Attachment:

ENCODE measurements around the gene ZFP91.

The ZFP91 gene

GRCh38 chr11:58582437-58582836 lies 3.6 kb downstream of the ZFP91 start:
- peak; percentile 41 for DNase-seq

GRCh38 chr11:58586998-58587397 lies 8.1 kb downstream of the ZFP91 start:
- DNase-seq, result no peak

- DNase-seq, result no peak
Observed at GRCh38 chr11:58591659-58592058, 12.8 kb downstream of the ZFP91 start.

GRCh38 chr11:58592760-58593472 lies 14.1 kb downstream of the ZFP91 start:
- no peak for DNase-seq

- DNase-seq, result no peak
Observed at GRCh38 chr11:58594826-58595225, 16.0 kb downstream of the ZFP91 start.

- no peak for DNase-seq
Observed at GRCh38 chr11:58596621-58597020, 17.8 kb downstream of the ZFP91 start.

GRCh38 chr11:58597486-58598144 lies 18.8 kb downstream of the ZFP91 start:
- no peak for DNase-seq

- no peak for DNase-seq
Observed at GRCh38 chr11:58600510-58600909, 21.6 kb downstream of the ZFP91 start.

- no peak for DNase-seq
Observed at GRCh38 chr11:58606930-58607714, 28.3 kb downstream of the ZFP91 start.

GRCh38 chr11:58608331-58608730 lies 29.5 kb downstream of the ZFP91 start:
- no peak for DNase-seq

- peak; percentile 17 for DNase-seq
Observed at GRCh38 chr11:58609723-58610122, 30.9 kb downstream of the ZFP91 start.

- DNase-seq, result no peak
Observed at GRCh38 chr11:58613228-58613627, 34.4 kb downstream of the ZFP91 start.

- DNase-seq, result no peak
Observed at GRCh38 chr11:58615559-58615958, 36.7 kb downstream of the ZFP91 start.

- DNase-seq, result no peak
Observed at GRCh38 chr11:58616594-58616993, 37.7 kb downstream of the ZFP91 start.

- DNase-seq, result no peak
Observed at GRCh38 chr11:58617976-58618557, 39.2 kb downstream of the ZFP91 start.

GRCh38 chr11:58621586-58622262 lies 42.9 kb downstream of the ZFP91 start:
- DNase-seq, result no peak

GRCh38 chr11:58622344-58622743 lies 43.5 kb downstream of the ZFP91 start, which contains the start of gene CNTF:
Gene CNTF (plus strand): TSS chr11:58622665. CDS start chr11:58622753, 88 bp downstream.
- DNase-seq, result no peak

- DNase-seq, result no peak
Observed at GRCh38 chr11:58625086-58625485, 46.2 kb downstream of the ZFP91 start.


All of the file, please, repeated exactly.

ENCODE measurements around the gene ZFP91.

The ZFP91 gene

GRCh38 chr11:58582437-58582836 lies 3.6 kb downstream of the ZFP91 start:
- peak; percentile 41 for DNase-seq

GRCh38 chr11:58586998-58587397 lies 8.1 kb downstream of the ZFP91 start:
- DNase-seq, result no peak

- DNase-seq, result no peak
Observed at GRCh38 chr11:58591659-58592058, 12.8 kb downstream of the ZFP91 start.

GRCh38 chr11:58592760-58593472 lies 14.1 kb downstream of the ZFP91 start:
- no peak for DNase-seq

- DNase-seq, result no peak
Observed at GRCh38 chr11:58594826-58595225, 16.0 kb downstream of the ZFP91 start.

- no peak for DNase-seq
Observed at GRCh38 chr11:58596621-58597020, 17.8 kb downstream of the ZFP91 start.

GRCh38 chr11:58597486-58598144 lies 18.8 kb downstream of the ZFP91 start:
- no peak for DNase-seq

- no peak for DNase-seq
Observed at GRCh38 chr11:58600510-58600909, 21.6 kb downstream of the ZFP91 start.

- no peak for DNase-seq
Observed at GRCh38 chr11:58606930-58607714, 28.3 kb downstream of the ZFP91 start.

GRCh38 chr11:58608331-58608730 lies 29.5 kb downstream of the ZFP91 start:
- no peak for DNase-seq

- peak; percentile 17 for DNase-seq
Observed at GRCh38 chr11:58609723-58610122, 30.9 kb downstream of the ZFP91 start.

- DNase-seq, result no peak
Observed at GRCh38 chr11:58613228-58613627, 34.4 kb downstream of the ZFP91 start.

- DNase-seq, result no peak
Observed at GRCh38 chr11:58615559-58615958, 36.7 kb downstream of the ZFP91 start.

- DNase-seq, result no peak
Observed at GRCh38 chr11:58616594-58616993, 37.7 kb downstream of the ZFP91 start.

- DNase-seq, result no peak
Observed at GRCh38 chr11:58617976-58618557, 39.2 kb downstream of the ZFP91 start.

GRCh38 chr11:58621586-58622262 lies 42.9 kb downstream of the ZFP91 start:
- DNase-seq, result no peak

GRCh38 chr11:58622344-58622743 lies 43.5 kb downstream of the ZFP91 start, which contains the start of gene CNTF:
Gene CNTF (plus strand): TSS chr11:58622665. CDS start chr11:58622753, 88 bp downstream.
- DNase-seq, result no peak

- DNase-seq, result no peak
Observed at GRCh38 chr11:58625086-58625485, 46.2 kb downstream of the ZFP91 start.